One week later, Collateral Bankruptcy Services served a claim of lien on JP Morgan Chase Bank, which has a lien on the Debtor’s car.10 According to the claim of lien, Collateral Bankruptcy Services has incurred $183 in towing charges (62 miles at $3/mile), $330 in storage charges (6 days at $55/day), $125 in recovery charges, and $75 in administrative fees, for a total of $713.11
When he filed this case, the Debtor did not list his 2014 Chrysler Town & Country on Schedule B. Instead, he says in his Statement of Financial Affairs that the Bank repossessed his car in October, and he lists them on Schedule F. But Collateral Bankruptcy Services says it picked the car up at the Debtor’s request.
Collateral Bankruptcy Services now asks the Court to grant it stay relief so it can foreclose its storage lien since there is no equity in the car.
Conclusions of Law
On its face, Collateral Bankruptcy Services’ stay relief motion seems straightforward. Collateral Bankruptcy Services alleges that the value of the Bank’s lien exceeds the value of the car. So there is no equity in the car. And because this is a chapter 7 case, the car is not necessary for an effective reorganization. On top of that, Collateral Bankruptcy Services has a statutory lien for unpaid storage charges under section 713.78, Florida Statutes, which primes the Bank’s, as well as any other lien on the Debtor’s car. In fact, absent this bankruptcy case, Collateral Bankruptcy Services would have been entitled to sell the Debtor’s car as early as December 12, 2016, at a public auction under section 713.78(6), Florida Statutes.13 But there is one problem with Collateral Bankruptcy Services’ motion.
Although Collateral Bankruptcy Services has sought stay relief before foreclosing its storage lien, it has nonetheless violated the automatic stay in this case. Bankruptcy Code § 362(a)(3) explicitly prohibits any act to exercise control over property of the estate. The Debtor’s car, of course, was property of the estate as of the petition date. So Collateral Bankruptcy Services violated the automatic stay by maintaining possession of the Debtor’s car. In fact, Bankruptcy Code § 542(a) requires Collateral Bankruptcy Services to turn the car over to the Trustee.
Collateral Bankruptcy Services’ stay violation is not a mere technical violation. By continuing to maintain possession of the Debtor’s car, Collateral Bankruptcy Services is increasing its storage charges at a rate of $55 per day. The increased storage charges, in turn, increase the amount of the statutory lien imposed to secure those charges, which reduces any potential recovery by the Bank.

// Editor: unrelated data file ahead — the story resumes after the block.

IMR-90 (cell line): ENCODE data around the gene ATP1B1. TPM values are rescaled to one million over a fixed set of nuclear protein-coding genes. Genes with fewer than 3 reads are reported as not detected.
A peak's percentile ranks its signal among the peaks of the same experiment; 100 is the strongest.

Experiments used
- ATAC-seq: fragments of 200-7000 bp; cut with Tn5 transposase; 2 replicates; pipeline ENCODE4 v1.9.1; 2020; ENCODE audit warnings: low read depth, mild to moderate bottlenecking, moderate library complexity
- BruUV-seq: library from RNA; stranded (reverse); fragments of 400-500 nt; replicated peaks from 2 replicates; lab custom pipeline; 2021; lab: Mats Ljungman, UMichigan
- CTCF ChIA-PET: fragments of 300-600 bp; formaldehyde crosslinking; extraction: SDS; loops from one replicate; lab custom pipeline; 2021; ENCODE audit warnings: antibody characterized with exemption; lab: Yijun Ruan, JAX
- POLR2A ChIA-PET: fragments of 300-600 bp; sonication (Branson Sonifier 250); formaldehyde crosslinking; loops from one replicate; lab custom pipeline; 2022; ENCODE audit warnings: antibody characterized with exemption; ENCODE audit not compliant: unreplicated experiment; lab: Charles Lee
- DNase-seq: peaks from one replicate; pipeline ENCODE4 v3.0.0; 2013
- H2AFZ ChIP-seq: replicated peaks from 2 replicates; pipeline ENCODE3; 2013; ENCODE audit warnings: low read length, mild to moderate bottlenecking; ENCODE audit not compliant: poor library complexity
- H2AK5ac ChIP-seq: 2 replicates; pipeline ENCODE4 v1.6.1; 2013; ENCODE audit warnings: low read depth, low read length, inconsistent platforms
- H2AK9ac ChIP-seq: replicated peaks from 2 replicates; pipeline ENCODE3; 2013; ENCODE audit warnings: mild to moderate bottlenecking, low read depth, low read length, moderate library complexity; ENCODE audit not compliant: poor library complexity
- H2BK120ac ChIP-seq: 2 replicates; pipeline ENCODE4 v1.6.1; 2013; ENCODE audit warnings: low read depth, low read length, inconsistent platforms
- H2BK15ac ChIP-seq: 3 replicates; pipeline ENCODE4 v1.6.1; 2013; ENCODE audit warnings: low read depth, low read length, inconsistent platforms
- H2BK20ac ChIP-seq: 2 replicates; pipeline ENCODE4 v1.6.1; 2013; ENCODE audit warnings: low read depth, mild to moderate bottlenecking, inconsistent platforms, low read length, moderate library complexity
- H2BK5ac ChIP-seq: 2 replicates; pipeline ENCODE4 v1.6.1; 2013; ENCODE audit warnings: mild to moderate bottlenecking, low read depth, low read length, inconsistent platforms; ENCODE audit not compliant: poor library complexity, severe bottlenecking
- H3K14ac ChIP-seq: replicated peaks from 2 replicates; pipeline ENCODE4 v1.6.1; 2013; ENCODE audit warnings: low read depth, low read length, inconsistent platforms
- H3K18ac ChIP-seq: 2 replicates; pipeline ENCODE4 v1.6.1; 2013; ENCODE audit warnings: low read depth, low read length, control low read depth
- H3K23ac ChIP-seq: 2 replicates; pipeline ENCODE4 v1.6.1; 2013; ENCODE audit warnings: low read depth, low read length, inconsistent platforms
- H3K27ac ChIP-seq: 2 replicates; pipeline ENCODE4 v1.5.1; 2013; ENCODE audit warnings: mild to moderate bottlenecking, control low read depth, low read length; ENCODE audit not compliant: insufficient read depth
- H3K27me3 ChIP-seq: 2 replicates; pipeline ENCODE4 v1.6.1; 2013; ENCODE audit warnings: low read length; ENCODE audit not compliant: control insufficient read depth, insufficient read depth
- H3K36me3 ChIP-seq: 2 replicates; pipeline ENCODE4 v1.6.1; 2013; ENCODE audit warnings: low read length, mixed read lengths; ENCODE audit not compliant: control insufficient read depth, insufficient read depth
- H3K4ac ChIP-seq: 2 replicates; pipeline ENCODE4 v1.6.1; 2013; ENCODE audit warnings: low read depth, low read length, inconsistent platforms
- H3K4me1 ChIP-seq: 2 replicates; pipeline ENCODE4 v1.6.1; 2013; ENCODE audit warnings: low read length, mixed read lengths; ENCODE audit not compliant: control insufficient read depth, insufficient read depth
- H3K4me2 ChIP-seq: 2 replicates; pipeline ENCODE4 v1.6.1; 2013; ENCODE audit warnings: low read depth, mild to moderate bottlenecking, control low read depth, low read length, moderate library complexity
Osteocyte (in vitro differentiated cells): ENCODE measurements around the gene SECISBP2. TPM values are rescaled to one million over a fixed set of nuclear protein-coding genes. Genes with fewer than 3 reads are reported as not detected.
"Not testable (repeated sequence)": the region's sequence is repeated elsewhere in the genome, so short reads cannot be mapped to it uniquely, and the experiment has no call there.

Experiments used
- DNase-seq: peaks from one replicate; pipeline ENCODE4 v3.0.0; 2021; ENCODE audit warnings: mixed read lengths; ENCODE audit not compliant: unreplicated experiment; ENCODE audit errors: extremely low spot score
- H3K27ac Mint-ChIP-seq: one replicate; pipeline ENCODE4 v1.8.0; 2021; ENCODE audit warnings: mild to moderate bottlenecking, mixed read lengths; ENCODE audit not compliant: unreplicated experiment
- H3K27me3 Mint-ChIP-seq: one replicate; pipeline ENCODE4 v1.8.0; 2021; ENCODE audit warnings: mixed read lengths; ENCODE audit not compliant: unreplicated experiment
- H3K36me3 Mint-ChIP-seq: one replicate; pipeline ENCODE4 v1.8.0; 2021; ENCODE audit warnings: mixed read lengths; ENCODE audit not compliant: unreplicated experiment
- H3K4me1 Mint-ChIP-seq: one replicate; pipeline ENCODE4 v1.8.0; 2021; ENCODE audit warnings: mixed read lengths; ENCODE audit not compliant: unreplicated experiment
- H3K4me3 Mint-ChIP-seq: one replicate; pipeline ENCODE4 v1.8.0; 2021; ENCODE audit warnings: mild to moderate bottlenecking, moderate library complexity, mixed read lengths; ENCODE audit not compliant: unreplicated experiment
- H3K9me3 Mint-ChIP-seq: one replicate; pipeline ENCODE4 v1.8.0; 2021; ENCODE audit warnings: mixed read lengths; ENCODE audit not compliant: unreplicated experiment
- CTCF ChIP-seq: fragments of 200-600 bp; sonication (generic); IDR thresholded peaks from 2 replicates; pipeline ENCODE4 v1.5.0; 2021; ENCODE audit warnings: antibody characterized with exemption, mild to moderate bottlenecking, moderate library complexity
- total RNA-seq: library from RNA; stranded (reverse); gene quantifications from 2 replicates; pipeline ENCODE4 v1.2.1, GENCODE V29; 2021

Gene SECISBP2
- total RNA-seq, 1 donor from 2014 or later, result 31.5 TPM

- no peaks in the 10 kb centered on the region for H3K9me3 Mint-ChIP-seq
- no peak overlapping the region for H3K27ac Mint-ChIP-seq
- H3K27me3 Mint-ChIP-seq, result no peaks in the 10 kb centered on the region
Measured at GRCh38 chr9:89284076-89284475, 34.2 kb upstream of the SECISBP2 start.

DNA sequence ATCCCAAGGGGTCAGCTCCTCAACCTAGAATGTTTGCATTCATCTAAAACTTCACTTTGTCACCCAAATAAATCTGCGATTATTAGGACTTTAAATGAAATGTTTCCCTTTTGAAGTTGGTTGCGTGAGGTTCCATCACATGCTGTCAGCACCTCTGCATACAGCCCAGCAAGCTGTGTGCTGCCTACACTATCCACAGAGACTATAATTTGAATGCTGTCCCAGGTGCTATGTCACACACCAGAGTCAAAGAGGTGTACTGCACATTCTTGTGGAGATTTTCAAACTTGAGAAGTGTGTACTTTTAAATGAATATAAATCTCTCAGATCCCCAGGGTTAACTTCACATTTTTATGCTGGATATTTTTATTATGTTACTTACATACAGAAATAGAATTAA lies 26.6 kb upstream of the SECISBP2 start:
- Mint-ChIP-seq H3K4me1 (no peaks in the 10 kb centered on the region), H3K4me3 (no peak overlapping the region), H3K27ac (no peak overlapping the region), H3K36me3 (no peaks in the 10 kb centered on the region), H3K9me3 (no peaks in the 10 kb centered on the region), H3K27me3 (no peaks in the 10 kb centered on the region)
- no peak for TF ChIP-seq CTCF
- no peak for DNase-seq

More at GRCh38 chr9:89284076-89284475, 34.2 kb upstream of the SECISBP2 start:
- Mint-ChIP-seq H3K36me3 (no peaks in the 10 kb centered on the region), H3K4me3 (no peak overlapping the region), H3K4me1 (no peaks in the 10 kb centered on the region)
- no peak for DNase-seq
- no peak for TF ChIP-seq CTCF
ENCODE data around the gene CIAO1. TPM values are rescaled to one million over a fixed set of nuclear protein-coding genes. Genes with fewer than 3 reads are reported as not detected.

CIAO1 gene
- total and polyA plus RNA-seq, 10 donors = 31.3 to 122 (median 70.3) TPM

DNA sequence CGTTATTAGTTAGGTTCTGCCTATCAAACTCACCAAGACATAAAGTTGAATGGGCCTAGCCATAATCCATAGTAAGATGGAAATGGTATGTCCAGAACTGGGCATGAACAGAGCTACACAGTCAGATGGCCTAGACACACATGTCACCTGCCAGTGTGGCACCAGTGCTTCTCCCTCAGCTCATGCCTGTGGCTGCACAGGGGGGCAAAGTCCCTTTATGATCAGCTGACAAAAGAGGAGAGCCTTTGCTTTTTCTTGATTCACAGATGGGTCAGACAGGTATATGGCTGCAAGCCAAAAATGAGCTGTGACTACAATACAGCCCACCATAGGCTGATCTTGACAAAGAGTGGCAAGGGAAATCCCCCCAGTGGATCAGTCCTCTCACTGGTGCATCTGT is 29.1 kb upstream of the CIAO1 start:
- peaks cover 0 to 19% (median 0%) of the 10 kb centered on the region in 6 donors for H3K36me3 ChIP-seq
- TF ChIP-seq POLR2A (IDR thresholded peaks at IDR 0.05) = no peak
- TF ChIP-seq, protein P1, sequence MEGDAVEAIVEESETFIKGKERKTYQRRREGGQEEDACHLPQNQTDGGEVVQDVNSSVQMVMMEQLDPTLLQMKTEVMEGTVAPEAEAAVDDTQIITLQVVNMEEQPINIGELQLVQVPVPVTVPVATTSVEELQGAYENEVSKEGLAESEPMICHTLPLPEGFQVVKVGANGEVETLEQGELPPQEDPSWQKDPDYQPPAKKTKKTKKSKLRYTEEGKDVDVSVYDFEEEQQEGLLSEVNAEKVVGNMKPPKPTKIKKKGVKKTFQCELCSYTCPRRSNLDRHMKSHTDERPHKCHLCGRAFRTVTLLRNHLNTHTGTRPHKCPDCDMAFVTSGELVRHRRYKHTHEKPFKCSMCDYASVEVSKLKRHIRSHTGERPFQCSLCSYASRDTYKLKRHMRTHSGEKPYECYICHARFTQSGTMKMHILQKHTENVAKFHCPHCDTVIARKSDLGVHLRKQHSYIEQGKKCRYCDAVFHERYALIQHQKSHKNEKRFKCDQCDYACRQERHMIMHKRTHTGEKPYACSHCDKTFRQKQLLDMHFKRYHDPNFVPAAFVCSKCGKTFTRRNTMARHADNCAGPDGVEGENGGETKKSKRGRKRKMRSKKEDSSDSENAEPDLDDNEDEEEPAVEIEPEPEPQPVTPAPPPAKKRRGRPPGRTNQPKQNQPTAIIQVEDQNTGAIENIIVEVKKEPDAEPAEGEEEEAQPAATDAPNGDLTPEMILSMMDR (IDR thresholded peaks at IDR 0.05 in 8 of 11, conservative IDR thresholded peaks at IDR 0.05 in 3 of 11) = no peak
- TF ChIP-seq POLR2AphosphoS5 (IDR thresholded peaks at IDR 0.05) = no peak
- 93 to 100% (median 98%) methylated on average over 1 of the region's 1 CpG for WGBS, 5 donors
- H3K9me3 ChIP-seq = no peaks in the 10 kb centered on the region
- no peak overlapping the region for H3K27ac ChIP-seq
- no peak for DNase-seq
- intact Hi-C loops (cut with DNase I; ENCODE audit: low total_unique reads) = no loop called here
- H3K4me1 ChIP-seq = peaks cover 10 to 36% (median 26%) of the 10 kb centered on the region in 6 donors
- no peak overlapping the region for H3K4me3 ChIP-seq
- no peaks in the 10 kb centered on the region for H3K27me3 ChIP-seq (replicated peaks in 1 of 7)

Acts taken in violation of the automatic stay, however, are automatically void.15 So Collateral Bankruptcy Services is not entitled to any storage charges incurred since the petition date. And its storage lien is limited to the amount of its unpaid prepetition storage charges. Accordingly, it is
- The automatic stay imposed by 11 U.S.C. § 362 is hereby lifted to allow Collateral Bankruptcy Services to impose a storage lien on the Debtor’s 2014 Chrysler Town & Country (VIN# 2C4rC1BG9ER271800) for unpaid storage charges incurred before the petition date.
- The 14-day stay under Rule 4001(a)(3) shall be waived to permit Collateral Bankruptcy Services to immediately enforce its in rem relief under this Order.
- Collateral Bankruptcy Services shall be allowed to exercise its state and common law in rem remedies with respect to the Debtor’s car, including giving notice and taking all actions necessary to protect its rights. Under no circumstances, however, shall Collateral Bankruptcy Services seek to exercise any in rem relief with respect to postpetition storage charges. Nor shall Collateral Bankruptcy Services seek or obtain an in personam judgment against the Debtor.
About the blogger:
Michael Curry of Curry Law Office in Mount Vernon, Illinois (http://michaelcurrylawoffice.com/) has helped thousands of individuals, family and small businesses in southern Illinois find protection under the Bankruptcy Code for almost twenty-five years. He is also available to help individuals and families with their estate planning (wills, power-of-attorney) and real estate and other sales transactions.
He is also the author of books on finance and bankruptcy available on Kindle through Amazon!
Whether you live in Mount Vernon, Salem, Waltonville, Woodlawn, Lawrenceville, Centralia, Louisville, Xenia, Grayville, Effingham, Dieterich, Vandalia, McLeansboro, Dahlgren, Albion, Flora, Clay City, Kinmundy, Chester, Sparta, Olney, Mount Carmel, Nashville, Fairfield, Cisne, Wayne City, Carmi, Grayville, or anywhere in Southern Illinois call Curry Law Office today at (618) 246-0993 and Finally Be Financially Free!